It is I, Hamlet, King of the Crabs

by John Olson

Ronnie comes home carrying two sacks of groceries, one including a four-pack of Virgil's root beer. This is heavy stuff. It amazes me she is able to carry these items up our steep hill, nearly a mile in distance. I watch the news on our French cable station while she makes fettuccine Alfredo. It's all about the new pope, Joge Mario Bergoglio, who will be called Francis, after Saint Francis of Assisi, and who had been archbishop of Buenos Aires. He appeared at the white balcony overlooking St. Peter's Basilica as thousands cheered below, and said “I would like to thank you for your embrace.” The crowd cheered back: “Habemus papam!” waving umbrellas and flags.

I don't get any of it. I fail to understand how one man can get so many people excited. I find their beliefs touching, it's moving to see so many people find faith in something, in anything, when the world seems so overwhelmingly in the grip of Mammon, of war, of evil. But I can't understand it. This man is just a man. How could one man have a direct line to God? And is there a God? Is there a single intelligent being responsible for moths and grass and oysters and diphenylamine? For human beings? For dinner theater? For mathematics and matrimony vines? One guy? With omniscience? One single supreme being who can hear the pleas of a banker in Athens, Greece, create storms of ammonium hydrosulfide on Jupiter and minister occasion to the birth of a star trillions of light years distant, and do all this simultaneously, including the trillions of other events and traumas and prayers and tragedies occurring throughout the known physical universe? An omnipotent being? A being who is responsible for good and evil? For epilepsy and polio? For facial hair and opium? Who created hawks and ladybugs and geraniums? Who created silence and space and tumefaction? Who also created whatever extraterrestrial beings use for eyes and ears and mouths and whispers?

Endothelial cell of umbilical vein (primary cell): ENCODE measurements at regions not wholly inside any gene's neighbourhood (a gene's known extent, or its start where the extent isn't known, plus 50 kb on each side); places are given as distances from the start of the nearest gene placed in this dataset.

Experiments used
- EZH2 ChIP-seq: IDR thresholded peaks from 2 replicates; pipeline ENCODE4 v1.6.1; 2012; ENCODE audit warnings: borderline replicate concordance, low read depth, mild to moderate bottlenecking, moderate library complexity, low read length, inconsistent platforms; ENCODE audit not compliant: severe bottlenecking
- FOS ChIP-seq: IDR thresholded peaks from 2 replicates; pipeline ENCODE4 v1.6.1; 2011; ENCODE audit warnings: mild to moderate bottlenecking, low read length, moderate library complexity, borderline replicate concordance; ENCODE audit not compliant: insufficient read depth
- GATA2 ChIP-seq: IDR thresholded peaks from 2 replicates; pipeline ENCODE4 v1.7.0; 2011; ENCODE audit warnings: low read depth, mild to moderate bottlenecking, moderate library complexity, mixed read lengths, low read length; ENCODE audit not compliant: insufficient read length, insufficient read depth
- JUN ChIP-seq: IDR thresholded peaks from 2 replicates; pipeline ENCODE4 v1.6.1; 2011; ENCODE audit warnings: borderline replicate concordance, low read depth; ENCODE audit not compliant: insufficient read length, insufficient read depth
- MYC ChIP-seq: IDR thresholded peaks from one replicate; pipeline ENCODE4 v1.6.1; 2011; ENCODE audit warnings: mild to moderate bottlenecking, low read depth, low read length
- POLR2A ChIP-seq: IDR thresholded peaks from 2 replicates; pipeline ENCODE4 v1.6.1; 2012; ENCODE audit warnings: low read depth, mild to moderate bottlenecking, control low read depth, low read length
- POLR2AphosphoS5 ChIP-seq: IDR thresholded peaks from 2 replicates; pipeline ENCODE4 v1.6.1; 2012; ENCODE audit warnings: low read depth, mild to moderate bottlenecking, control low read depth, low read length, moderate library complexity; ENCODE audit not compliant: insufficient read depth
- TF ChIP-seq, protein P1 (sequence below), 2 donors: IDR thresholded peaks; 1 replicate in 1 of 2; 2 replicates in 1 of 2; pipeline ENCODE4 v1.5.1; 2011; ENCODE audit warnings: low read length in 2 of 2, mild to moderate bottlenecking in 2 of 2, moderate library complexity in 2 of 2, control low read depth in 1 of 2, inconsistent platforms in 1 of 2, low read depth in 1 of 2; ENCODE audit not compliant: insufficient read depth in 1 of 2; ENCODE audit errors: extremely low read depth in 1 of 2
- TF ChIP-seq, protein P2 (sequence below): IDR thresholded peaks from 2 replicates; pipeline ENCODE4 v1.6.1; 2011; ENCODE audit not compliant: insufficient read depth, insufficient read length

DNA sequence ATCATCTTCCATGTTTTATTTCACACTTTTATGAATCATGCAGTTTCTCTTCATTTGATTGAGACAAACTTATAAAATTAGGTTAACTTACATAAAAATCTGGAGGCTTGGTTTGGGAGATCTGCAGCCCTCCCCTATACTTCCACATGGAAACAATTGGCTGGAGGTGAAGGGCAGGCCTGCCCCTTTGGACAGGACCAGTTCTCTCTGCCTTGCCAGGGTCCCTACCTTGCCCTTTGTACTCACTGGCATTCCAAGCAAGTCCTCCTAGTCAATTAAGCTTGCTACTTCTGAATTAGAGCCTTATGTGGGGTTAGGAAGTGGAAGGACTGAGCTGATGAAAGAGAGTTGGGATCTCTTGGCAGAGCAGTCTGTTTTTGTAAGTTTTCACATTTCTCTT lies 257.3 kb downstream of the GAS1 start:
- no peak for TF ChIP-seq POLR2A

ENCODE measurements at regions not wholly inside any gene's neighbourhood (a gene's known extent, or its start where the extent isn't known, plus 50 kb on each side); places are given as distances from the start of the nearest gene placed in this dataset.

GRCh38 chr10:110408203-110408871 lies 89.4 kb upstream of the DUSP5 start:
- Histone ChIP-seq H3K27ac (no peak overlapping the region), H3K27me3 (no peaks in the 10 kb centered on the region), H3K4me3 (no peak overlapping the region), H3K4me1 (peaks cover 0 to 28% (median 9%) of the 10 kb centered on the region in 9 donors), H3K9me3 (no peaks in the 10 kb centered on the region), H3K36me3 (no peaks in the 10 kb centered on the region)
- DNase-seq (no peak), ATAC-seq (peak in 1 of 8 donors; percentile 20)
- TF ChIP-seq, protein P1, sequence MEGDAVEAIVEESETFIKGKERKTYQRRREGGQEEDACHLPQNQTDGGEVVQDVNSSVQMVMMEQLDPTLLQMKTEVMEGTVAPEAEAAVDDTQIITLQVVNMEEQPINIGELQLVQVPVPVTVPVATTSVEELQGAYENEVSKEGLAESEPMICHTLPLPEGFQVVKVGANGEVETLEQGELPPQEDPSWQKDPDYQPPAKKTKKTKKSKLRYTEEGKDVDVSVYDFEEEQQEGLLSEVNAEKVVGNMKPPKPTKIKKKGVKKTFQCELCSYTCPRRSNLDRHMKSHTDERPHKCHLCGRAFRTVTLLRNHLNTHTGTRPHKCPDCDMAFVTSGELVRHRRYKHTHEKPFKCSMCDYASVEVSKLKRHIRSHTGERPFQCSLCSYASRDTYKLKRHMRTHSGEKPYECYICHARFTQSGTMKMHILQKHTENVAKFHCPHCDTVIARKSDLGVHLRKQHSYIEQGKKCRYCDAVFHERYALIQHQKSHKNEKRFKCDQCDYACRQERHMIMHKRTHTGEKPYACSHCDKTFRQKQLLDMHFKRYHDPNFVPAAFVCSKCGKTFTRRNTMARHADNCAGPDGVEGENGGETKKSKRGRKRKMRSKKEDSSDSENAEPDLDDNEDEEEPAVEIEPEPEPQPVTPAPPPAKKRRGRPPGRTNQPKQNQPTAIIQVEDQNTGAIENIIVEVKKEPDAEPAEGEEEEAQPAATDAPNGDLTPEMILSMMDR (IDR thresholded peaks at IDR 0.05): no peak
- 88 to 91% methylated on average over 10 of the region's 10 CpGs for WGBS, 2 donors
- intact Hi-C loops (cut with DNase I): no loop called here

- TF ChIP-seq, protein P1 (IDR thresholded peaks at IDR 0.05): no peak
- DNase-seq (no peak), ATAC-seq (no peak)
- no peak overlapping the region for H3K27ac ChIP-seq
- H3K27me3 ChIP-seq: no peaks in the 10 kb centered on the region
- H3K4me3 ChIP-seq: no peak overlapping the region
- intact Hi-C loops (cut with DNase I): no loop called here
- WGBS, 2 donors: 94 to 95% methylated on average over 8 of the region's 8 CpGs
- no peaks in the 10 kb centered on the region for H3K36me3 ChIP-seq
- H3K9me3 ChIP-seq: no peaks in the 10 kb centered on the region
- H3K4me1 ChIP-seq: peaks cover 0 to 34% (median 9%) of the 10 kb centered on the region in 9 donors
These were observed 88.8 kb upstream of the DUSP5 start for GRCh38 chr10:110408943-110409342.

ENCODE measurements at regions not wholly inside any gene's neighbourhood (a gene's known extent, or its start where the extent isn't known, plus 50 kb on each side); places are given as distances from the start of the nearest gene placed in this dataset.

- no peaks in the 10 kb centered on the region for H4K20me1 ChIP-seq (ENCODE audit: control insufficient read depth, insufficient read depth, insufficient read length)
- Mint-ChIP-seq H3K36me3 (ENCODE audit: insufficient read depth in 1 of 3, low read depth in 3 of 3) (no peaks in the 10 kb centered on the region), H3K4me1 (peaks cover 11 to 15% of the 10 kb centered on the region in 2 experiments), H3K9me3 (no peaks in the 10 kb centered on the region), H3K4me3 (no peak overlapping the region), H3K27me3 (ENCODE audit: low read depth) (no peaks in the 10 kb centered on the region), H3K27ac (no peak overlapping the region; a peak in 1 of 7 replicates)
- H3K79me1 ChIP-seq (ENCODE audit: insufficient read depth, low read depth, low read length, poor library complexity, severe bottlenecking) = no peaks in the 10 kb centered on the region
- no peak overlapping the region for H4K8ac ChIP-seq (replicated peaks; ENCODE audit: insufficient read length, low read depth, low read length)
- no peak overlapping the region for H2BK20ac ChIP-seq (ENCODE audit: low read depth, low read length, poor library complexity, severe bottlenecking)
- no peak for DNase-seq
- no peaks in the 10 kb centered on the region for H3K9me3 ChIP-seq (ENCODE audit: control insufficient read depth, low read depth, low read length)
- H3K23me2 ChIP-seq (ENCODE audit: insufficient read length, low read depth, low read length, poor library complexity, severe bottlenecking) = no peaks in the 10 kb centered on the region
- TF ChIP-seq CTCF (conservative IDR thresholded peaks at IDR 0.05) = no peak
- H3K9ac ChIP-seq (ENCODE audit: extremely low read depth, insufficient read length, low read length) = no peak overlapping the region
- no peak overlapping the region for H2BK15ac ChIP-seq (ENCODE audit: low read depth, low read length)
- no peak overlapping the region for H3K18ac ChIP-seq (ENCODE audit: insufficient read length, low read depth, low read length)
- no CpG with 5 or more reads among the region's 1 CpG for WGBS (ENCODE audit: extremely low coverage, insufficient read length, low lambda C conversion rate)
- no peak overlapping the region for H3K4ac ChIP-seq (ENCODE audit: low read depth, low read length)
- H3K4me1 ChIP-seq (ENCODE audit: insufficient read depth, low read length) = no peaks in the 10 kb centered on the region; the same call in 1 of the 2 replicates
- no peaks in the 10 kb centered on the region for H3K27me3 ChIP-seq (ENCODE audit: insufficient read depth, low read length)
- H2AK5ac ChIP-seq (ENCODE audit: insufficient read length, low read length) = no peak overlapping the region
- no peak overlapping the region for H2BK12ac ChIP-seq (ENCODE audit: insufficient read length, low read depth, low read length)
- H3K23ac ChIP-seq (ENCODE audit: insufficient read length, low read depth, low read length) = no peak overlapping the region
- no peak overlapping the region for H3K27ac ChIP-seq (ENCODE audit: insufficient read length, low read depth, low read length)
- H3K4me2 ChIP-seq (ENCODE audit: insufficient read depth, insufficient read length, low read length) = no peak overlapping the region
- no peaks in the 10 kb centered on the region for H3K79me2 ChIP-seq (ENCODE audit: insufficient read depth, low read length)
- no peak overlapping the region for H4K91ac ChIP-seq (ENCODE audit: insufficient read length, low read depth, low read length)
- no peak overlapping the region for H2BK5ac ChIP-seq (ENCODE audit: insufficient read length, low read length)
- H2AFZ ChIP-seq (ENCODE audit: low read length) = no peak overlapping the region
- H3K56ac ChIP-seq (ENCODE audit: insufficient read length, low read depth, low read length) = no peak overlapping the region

Whispering seems so quintessentially human. It is what human beings do when they want to say something without disturbing other human beings, or make an unflattering observation about someone in the same room, or issue a piece of provocative gossip. But is this trait really all that anthropocentric? Do extraterrestrials whisper?

Do extraterrestrials have popes?

Do extraterrestrials have countries and borders and trampolines?

Do extraterrestrials, any extraterrestrials, make movies about their planet being invaded? Or suffer xenophobia and racism? Dance? Pin nude pictures to the wall? Do extraterrestrials have a concept of nudity? Or drama? Do they act? Make speeches? Thunder invective? Carouse in gay apparel? Wallow in illustrious sorrow?